Carlina acaulis subsp. simplex
The Carlina acaule (Carlina acaulis L. subsp. Simplex (Waldst. & Kit.) Nyman) is a perennial herbaceous species belonging to the Asteraceae family.
From a systematic point of view, it belongs to the Eukaryota Domain, Kingdom Plantae, Superdivision Spermatophyta, Division Magnoliophyta, Class Magnoliopsida, Subclass Asteridae, Order Asterales, Family Asteraceae, Subfamily Cichorioideae, Tribe Cardueae, Subtribu Carduinae and therefore to the Genus Carlina, to the Species C. acis. and to Subspecies C. a. simplex.
The terms are synonymous:
– Carlina simplex Waldst. & Kit .;
– Carlina acaulis L. subsp. caulescens (Lam.) Schübl. & M.Martens;
– Carlina acaulis subsp. aggregate.
The term Carlina of the genus was dedicated to Charlemagne; according to another hypothesis it is assumed that it is the diminutive of thistle, a plant very similar to the Carlina.
The specific epithet acaulis comes from the Greek privative prefix α- a- without and from καυλόϛ caulós stalk: acaule, without stalk.
The name simplex comes from simplex, -plicis simple, single, not complex: due to the presence of a short, undivided caule.
Geographical Distribution and Habitat –
The Carlina acaule is a plant that lives in the mountain environments of the European continent. In Italy it is present in the Alps and Prealps with an altitude distribution between 200 and 2100 meters above sea level.
The characteristic habitat is that of alpine meadows, pastures and arid meadows, edges, pine forests and junipers, preferably calcium-loving, xerophilous, spread from the mountain to the alpine plain.
The Carlina acaule has dimensions ranging from 10 to 40 cm and is very similar to the Carlina acaulis; this last one is distinguished by having a low stem (max 5 cm) and lobe teeth with a basal width of 2-6 mm.
According to some authors this characteristic has no taxonomic meaning.
The root is taproot.
The hypogean stem is absent while the epigean stem is erect and leafy.
The leaves are alternate petioles, hairless, with 10-20 (35) cm long spatulated leathery blade, seven-pinnate with 6-8 pairs of narrow segments, lobed (base 2-6 mm) and thorny.
The inflorescence has a single flower head, with a diameter of 3-4.5 cm, (with the involucral leaves up to 12) cylindrical envelope, linear thorny involucral leaves, radiant scales ivory-white, dark veined on the back (2-3 cm).
The flowers are actinomorphic, all tubular hermaphrodites with a purple corolla, cylindrical of 1.2-1.5 cm, stamens (inserted at the base) and yellow stigmas emerging from the corolline tube.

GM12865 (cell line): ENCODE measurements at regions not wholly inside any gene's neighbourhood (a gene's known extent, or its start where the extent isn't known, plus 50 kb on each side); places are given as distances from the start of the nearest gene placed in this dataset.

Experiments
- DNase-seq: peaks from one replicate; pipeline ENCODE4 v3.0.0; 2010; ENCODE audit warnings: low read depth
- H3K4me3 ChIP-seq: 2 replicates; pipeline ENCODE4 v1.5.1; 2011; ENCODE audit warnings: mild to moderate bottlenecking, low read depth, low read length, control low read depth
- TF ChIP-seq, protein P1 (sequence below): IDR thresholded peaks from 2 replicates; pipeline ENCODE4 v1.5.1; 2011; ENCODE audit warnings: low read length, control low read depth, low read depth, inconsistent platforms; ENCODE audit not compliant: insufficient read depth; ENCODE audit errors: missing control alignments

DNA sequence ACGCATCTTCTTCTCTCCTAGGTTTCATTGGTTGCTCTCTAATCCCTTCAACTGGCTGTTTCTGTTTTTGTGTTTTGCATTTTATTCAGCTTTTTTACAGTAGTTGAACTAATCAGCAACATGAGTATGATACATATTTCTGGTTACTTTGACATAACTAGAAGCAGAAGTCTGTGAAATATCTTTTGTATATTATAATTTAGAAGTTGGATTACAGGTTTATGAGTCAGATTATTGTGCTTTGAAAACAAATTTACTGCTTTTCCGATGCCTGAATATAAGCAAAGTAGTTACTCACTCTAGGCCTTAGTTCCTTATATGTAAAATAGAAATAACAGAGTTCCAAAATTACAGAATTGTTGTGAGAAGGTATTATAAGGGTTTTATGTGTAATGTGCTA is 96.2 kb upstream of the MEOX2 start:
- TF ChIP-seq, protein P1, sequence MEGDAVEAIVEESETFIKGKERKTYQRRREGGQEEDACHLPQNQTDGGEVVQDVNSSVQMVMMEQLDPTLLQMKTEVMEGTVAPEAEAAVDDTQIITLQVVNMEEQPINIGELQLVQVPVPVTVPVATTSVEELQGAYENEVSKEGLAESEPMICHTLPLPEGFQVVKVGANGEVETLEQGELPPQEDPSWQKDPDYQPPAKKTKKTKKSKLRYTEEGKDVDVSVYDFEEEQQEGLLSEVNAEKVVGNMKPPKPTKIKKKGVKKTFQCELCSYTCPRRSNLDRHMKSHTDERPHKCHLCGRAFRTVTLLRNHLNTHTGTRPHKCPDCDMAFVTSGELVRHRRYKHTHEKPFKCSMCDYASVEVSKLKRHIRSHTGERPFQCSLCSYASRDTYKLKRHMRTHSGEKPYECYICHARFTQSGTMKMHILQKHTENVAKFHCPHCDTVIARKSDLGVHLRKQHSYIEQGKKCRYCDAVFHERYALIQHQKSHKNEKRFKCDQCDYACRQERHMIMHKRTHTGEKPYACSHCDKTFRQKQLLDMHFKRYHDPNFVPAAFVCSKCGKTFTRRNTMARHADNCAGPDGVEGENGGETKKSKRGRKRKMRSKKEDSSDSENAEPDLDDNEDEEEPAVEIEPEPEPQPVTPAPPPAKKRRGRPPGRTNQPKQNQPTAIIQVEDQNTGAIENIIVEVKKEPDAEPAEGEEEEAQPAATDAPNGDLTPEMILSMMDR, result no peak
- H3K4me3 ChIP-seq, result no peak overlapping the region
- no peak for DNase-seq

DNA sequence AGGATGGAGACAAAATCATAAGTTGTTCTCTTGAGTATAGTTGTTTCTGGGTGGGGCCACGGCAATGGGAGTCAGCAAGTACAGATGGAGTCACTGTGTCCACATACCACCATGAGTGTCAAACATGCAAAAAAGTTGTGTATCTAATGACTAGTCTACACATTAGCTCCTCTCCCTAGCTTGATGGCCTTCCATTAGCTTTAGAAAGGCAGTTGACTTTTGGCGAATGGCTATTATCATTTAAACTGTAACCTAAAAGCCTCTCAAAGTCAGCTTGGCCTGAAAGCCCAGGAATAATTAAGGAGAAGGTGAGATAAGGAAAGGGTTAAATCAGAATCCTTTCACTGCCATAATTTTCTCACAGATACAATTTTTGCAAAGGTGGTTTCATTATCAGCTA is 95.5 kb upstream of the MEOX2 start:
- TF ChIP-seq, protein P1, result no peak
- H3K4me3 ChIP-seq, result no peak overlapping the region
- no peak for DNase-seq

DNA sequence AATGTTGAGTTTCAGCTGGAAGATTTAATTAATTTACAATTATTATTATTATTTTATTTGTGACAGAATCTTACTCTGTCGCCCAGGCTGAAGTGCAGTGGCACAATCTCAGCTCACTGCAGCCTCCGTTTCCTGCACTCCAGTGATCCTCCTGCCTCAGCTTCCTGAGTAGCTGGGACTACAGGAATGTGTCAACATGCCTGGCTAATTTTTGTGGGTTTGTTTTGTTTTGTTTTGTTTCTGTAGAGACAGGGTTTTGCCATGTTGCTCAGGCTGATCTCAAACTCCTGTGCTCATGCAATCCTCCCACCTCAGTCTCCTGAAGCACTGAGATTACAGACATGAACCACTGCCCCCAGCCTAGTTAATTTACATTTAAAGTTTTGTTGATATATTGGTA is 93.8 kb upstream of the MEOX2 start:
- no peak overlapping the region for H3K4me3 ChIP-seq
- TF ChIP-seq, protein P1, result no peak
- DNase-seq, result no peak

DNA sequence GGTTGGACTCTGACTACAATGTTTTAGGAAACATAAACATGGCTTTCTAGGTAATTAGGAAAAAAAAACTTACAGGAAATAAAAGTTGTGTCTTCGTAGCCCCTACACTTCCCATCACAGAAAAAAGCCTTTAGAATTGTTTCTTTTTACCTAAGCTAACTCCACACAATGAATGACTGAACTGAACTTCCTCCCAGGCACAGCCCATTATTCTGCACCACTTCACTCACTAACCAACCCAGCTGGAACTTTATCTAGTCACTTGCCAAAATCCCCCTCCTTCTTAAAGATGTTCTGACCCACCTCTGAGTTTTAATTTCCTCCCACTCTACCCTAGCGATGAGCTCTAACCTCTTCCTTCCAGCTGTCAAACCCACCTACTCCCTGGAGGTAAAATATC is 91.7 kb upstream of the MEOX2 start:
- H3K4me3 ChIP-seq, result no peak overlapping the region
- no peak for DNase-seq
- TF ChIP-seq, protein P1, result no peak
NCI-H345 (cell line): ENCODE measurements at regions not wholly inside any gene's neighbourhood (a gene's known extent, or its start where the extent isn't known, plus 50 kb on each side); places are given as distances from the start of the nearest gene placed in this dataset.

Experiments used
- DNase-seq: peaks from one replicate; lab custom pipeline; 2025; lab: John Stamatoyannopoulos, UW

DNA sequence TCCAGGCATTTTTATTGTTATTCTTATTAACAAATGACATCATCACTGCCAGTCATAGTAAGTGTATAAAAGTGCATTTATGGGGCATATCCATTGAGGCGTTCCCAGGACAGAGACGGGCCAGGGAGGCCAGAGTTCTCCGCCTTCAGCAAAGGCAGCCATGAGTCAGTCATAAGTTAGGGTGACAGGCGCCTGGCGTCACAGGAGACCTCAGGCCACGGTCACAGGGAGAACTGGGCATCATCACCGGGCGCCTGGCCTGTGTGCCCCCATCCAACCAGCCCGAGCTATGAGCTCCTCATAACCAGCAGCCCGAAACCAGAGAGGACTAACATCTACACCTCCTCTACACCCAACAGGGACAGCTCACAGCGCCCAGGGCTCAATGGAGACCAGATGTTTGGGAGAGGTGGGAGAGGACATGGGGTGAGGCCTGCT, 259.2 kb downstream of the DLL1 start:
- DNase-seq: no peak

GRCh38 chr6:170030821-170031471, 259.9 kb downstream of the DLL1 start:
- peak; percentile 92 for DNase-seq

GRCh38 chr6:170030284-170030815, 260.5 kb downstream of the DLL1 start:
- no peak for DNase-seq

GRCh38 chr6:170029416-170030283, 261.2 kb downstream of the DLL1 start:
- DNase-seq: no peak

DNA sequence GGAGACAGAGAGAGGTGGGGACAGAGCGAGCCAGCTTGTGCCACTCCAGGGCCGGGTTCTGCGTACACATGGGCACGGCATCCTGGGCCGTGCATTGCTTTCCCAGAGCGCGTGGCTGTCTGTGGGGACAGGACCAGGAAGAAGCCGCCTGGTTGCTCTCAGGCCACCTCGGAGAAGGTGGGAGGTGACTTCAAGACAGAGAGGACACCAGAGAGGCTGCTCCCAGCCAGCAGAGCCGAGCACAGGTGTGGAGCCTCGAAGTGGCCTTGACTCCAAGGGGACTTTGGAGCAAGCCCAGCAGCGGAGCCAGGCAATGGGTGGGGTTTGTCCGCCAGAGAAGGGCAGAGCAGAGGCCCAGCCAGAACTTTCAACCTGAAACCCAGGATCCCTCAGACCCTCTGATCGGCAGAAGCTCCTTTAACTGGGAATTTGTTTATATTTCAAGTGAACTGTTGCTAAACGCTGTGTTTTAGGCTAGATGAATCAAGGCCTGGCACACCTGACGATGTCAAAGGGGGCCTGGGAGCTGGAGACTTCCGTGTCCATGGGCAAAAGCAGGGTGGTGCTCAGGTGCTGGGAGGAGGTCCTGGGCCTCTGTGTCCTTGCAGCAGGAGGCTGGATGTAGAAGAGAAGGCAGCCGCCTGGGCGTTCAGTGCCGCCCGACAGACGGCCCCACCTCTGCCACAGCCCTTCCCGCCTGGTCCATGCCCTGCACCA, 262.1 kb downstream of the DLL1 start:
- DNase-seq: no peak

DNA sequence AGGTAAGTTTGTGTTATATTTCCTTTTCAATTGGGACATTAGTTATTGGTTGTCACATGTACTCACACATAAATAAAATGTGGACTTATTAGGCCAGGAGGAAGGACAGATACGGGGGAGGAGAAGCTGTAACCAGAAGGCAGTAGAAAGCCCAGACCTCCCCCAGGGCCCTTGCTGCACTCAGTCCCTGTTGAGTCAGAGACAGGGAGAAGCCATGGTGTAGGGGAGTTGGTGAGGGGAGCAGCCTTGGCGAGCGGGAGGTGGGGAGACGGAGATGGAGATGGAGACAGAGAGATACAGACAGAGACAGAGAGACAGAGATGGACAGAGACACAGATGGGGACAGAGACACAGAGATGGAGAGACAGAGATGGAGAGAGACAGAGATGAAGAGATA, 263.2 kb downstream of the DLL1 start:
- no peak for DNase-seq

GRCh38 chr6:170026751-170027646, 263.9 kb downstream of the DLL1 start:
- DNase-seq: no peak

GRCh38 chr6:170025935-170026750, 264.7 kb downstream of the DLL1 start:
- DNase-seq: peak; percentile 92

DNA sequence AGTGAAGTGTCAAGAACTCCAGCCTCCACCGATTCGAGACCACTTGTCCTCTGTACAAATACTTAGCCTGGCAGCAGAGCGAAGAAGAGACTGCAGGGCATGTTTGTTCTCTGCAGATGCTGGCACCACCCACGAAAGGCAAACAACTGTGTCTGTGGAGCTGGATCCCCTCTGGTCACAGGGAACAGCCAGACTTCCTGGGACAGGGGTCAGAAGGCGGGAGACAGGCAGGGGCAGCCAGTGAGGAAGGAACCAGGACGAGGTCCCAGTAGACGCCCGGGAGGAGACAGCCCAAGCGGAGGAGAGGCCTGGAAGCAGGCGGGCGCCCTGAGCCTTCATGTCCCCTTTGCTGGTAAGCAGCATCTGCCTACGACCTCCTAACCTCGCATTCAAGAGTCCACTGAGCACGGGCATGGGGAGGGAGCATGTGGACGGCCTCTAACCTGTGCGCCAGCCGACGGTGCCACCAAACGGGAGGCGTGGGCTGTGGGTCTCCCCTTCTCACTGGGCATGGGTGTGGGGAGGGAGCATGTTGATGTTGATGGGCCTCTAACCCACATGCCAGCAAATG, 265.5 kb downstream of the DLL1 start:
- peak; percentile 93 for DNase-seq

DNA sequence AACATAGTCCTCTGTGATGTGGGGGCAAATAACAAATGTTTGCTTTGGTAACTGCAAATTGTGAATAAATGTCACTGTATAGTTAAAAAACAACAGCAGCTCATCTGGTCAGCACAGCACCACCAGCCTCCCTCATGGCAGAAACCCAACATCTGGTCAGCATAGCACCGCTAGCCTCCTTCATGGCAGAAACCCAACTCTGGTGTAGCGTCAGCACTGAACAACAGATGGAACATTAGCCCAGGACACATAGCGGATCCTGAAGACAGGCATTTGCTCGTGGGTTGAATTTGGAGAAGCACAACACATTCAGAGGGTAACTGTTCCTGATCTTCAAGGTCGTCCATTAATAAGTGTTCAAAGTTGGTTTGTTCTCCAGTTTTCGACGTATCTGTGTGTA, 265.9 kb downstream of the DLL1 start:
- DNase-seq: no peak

The antesis is between June and September.
The fruits are pubescent achenes with plumed pappus.
The Carlina acaule is a spontaneous plant that is pollinated by insects, such as butterflies (also nocturnal) and bees (entomogamous pollination).
Fertilization takes place basically through the pollination of the flowers and the dispersion takes place with the seeds that fall to the ground (after being transported for a few meters by the wind thanks to the pappus – anemocora dissemination) are subsequently dispersed mainly by ants-like insects (myrmecoria dissemination ).
Uses and Traditions –
This subspecies is often confused with the species Cirsium acaule, from which it is distinguished by some vegetative characteristics.
The pre-flowering receptacles are edible and called, in the Alps, “hunters’ bread”.
The roots of this species are used for medicinal purposes.
Method of Preparation –
This species was used above all for its roots, for medicinal purposes, while the young receptacles are edible.
– Acta Plantarum – Flora of the Italian Regions.
– Wikipedia, the free encyclopedia.
– Treben M., 2000. Health from the Lord’s Pharmacy, Tips and experiences with medicinal herbs, Ennsthaler Editore
– Pignatti S., 1982. Flora of Italy, Edagricole, Bologna.
– Conti F., Abbate G., Alessandrini A., Blasi C. (edited by), 2005. An annotated checklist of the Italian vascular flora, Palombi Editore.
Warning: Pharmaceutical applications and alimurgical uses are indicated for information purposes only, they do not in any way represent a medical prescription; therefore, no responsibility is accepted for their use for healing, aesthetic or food purposes.
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